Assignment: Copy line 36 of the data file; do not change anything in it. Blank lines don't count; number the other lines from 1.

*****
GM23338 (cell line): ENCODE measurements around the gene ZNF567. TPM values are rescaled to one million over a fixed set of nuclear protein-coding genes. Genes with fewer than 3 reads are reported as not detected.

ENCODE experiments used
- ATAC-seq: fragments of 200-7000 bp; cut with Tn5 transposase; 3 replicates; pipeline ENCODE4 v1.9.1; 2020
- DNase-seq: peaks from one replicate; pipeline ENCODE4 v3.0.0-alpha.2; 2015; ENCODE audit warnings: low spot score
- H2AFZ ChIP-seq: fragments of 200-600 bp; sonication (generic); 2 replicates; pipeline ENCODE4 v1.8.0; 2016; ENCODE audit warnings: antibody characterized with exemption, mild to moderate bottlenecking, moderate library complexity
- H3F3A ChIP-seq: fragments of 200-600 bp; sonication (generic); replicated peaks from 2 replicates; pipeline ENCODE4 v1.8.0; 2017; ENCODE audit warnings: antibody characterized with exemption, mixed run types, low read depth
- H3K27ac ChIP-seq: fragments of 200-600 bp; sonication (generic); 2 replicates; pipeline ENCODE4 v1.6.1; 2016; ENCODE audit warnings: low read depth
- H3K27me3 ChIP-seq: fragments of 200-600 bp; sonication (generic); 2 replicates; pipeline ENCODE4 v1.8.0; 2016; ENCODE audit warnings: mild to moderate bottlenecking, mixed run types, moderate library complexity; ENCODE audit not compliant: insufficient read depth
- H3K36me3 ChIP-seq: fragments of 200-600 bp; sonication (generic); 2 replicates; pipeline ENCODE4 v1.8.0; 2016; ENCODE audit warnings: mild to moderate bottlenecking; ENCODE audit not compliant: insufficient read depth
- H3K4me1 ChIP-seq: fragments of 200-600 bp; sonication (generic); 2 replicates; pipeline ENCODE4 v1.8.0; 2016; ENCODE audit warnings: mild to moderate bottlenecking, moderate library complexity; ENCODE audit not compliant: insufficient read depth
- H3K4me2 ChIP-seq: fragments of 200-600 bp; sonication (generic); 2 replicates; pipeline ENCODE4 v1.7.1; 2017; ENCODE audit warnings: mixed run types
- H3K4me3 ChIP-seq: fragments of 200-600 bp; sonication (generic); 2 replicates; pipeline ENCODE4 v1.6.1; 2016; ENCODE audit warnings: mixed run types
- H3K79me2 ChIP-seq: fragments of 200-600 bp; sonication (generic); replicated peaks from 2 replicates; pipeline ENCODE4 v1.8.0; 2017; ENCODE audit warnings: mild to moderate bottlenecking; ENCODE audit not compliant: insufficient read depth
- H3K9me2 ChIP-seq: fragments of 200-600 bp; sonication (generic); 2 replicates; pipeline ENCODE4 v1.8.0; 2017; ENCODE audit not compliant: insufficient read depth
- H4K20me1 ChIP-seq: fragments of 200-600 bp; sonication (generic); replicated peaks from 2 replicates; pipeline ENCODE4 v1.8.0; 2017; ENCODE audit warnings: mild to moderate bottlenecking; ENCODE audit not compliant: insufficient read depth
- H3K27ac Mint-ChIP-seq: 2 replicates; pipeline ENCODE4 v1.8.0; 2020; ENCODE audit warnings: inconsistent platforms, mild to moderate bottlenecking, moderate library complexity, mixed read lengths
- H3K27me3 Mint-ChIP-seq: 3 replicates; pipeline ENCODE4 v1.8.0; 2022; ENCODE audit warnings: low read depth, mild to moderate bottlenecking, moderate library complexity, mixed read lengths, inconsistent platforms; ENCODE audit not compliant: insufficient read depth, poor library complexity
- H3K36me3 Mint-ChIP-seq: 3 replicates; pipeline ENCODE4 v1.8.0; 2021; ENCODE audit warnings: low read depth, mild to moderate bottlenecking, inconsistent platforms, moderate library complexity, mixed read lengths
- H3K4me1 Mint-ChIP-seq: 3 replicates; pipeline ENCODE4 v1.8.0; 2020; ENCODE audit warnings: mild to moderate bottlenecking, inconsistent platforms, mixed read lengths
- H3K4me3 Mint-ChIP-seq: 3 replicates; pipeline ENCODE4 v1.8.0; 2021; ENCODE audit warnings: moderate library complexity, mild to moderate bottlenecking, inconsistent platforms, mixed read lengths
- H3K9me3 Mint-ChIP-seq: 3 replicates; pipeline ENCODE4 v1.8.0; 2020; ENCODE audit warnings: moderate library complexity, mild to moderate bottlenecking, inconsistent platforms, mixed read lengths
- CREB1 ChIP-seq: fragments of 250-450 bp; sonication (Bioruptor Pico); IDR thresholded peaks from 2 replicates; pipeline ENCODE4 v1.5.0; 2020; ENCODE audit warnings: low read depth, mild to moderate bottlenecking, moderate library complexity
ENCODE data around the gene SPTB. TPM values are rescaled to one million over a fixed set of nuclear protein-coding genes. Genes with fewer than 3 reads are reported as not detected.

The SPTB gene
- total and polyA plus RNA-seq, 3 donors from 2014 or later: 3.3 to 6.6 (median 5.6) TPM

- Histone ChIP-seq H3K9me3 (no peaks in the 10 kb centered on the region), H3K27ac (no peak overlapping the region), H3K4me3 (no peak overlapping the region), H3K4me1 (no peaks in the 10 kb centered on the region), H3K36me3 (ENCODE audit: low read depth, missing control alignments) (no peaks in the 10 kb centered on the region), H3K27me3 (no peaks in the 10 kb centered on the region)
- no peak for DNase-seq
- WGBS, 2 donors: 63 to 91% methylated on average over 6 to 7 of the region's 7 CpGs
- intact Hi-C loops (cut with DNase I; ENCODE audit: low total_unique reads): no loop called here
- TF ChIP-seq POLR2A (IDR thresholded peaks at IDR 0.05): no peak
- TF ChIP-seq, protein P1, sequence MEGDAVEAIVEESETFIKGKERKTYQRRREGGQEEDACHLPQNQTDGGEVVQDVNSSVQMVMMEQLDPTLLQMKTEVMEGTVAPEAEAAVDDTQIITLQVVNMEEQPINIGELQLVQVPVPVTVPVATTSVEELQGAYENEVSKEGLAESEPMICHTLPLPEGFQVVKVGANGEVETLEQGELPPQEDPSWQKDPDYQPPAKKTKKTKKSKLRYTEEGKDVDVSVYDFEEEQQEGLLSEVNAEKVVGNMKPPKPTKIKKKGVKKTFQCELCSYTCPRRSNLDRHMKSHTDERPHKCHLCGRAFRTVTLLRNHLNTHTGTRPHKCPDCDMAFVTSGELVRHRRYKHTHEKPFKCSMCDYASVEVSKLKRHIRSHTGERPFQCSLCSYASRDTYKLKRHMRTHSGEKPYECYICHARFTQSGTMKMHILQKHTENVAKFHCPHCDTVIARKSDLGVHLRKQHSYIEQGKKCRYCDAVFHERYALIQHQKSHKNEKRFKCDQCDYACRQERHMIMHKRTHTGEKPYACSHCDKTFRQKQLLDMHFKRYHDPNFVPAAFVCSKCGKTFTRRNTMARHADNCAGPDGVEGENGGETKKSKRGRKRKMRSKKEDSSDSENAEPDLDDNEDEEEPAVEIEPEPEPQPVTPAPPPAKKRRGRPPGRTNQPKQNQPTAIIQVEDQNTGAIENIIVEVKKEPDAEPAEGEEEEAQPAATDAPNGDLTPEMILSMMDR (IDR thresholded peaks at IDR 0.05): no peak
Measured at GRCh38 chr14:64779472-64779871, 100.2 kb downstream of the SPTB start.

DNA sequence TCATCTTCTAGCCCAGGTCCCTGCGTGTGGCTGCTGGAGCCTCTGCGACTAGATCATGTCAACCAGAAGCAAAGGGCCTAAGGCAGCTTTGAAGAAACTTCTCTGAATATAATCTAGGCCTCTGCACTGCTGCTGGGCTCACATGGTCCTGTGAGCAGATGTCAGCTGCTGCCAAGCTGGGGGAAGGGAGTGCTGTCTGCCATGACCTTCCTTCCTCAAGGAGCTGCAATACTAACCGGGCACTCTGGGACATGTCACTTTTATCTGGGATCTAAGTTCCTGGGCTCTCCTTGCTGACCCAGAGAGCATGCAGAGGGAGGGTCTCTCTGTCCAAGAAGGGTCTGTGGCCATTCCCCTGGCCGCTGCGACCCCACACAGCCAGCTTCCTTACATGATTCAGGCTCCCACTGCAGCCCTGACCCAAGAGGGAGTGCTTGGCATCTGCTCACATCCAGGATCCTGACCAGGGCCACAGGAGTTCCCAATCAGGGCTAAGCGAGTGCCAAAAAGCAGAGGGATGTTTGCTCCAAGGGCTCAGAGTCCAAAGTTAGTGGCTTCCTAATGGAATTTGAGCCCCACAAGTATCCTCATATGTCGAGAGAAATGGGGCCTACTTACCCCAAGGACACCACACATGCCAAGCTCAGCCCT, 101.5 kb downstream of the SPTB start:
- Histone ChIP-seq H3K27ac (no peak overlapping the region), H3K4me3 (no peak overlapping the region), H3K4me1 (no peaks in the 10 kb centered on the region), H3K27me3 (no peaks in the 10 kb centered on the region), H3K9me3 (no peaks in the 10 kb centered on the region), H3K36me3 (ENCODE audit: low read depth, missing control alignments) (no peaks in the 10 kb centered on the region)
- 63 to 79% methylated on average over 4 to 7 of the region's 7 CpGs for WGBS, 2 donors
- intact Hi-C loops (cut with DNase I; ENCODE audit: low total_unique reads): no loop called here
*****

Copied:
- intact Hi-C loops (cut with DNase I; ENCODE audit: low total_unique reads): no loop called here